Reflection:Discipleship, Week Four: Justice and Liberation
Exodus 14:19-31 September 30, 2014
Remember the Road Runner cartoons? Old Wile E. Coyote would lie in wait for the Road Runner, ready with an anvil to drop on its head, a hole dug in the ground for it to fall in, or a bomb ready to go off as soon as the Road Runner came across the trip line. We’d hear the familiar “Beep beep” and here would come the Road Runner at top speed, heading toward the trap. But somehow or other the Road Runner would manage to spring the trap so that old Wile E. got caught in it, and he would be flattened, blown up or splatted instead – and that was the happy ending. As children, that satisfied our rudimentary sense of justice. There were good guys, and bad guys, and the good guys outwitted the bad guys, and the bad guys went splat.
As adults, our concept of justice becomes a little more nuanced – or at least I hope it does. When children approach the story of the children of Israel and the Exodus, it is a clear-cut story of good guys and bad guys – and the bad guys drown while the good guys are saved. But even children have trouble with the plagues visited on Egypt, and especially the death of the children. Even a very basic sense of justice is troubled by the realization that innocent people suffer on both sides of this story. As adults we can appreciate the drama of the story; but the darker aspects tend tonake us uncomfortable, as we ask questions about whether God would really behave this way. Was this really necessary to free the children of Israel? Did so many have to suffer? What is the price on liberation after generations of enslavement? As the two quotations at the beginning of the bulletin suggest, these questions remain with us, even today.
So it’s hard for us to read stories like the Hebrew people crossing the Red Sea, without feeling sympathy and compassion for the Egyptian soldiers who died. I’ve told you before that there is an old rabbinical story in which the angels are celebrating in heaven when the Hebrews make it across the sea safely. God turns to them and says, ‘Why are you celebrating? Do you not know that the Egyptians are my children too?” The Exodus is a story of liberation from slavery, of justice long denied, of a people long held captive who made their way to freedom, inspired and called forth by the God of their ancestors – a God that Moses reintroduced them to. But there is an underside to that story: justice long denied often comes with a price – and it’s rarely the leaders at the top who pay that price. That’s actually one of the more equitable aspects of this story, as difficult as it is. The Pharaoh himself experiences loss and grief at the death of his son, right alongside the mourning of the common people and the soldiers’ families.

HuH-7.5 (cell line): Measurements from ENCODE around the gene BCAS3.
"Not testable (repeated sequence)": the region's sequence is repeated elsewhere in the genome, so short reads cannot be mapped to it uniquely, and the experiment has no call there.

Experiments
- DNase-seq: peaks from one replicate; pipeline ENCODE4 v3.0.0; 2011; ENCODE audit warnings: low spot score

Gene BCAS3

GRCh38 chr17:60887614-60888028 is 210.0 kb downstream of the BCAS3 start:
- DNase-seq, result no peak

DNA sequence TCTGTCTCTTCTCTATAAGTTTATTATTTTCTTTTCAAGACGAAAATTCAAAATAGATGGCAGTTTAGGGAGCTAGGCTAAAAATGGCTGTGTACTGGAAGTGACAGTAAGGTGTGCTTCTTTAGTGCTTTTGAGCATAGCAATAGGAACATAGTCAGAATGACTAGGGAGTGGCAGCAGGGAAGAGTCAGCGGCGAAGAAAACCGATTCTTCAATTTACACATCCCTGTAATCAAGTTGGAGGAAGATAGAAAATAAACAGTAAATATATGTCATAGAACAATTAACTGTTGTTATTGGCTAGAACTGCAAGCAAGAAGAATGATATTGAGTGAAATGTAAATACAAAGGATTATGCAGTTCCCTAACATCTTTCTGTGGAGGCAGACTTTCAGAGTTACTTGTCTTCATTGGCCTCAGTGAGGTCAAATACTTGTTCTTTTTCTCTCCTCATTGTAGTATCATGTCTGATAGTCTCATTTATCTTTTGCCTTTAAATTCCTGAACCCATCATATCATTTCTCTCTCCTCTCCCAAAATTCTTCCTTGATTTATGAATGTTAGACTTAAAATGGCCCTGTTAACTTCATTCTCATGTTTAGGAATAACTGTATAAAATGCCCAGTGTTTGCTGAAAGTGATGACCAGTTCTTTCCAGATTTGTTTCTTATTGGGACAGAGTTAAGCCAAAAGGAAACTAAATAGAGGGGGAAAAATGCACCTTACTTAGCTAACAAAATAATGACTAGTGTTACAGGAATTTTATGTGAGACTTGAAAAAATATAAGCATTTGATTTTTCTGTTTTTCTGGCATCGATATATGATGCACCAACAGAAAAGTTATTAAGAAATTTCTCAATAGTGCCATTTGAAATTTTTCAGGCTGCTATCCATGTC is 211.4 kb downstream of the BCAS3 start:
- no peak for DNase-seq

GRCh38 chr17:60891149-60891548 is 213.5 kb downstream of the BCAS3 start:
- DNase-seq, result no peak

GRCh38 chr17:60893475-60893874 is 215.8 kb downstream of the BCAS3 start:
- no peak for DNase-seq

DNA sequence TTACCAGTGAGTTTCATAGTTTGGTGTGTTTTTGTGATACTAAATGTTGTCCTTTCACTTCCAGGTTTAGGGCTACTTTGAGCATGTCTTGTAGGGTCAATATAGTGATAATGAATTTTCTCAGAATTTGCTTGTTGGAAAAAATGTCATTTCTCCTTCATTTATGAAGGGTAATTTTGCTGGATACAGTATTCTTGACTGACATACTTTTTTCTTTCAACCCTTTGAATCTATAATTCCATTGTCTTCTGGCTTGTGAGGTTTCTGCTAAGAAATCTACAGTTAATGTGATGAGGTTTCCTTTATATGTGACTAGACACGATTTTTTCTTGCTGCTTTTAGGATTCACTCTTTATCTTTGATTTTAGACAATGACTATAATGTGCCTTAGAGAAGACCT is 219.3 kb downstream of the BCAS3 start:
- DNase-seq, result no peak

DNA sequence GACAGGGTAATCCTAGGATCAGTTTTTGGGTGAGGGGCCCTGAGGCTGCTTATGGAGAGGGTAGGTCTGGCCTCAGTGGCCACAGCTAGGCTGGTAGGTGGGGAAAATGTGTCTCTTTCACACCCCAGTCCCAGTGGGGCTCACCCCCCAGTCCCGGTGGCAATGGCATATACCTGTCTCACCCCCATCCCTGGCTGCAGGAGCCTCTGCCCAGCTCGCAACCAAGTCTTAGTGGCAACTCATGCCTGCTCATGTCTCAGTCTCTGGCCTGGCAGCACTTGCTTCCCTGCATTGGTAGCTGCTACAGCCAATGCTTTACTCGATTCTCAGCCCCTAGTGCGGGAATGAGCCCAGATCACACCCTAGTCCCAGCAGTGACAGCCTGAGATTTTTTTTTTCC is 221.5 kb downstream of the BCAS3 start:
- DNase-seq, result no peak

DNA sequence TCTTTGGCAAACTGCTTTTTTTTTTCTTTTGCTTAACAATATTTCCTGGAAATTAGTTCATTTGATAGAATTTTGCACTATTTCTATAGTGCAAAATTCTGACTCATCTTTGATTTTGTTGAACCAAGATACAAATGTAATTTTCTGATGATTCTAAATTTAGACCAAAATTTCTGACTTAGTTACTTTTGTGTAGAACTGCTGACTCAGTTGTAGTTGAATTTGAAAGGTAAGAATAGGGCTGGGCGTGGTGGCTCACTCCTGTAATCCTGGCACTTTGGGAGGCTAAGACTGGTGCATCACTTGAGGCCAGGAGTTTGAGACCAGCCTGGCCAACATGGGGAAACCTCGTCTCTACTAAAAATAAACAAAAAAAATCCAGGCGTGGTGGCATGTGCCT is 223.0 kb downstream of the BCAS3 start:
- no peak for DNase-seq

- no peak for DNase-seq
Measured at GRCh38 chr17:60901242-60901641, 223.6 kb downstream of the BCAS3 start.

One of the things common in Biblical thought that is really foreign to us is the idea of corporate sin and corporate judgement – or corporate consequences, if you prefer that term. In the ancient world, and very clearly in the worldview of these early Biblical texts, the actions of a few, especially if they were considered leaders of a family, tribe or nation, could have terrible consequences for the rest. If a leader did evil, the whole family, tribe or nation would pay the penalty. That’s what we see here in this story, and we’ll see it over and over again throughout the Bible. In this case, the leader of Egypt has committed evil, and every Egyptian family and every soldier in that army paid the price for his injustice. We like to believe we don’t think that way – that we hold individuals accountable for their individual actions. But it’s not really true, is it?
First of all, in the struggle for justice, there will be many people who, while not participating actively in the oppression of others, benefit from that oppression. White people in Canada benefit from the poor treatment of First Nations people as money and land that should belong to them is used for our own purposes. Both here and in the States, we can see the same kinds of tensions between African Americans, indigenous peoples, Latino peoples, Caucasians, Asians and others; while some benefit from the political and economic system, that same system oppresses others. So we are, in a sense, guilty as charged, even if we may not have built the systems that oppress others – even if we don’t want those systems to continue! There is a strong sense of corporate sin and corporate accountability in Scripture.
Another reality is that we do tend to hold whole groups of people accountable for the actions of a few. Witness the growing anti-Muslim sentiment in Canada, or the anti-immigrant sentiment in Europe, or the negative judgements among educated liberals against blue collar and rural folk in the States who tend toward being more conservative. We group people in our minds – knowing that it’s wrong, but we still do it. Either passively or actively, we punish them, for something they have not done.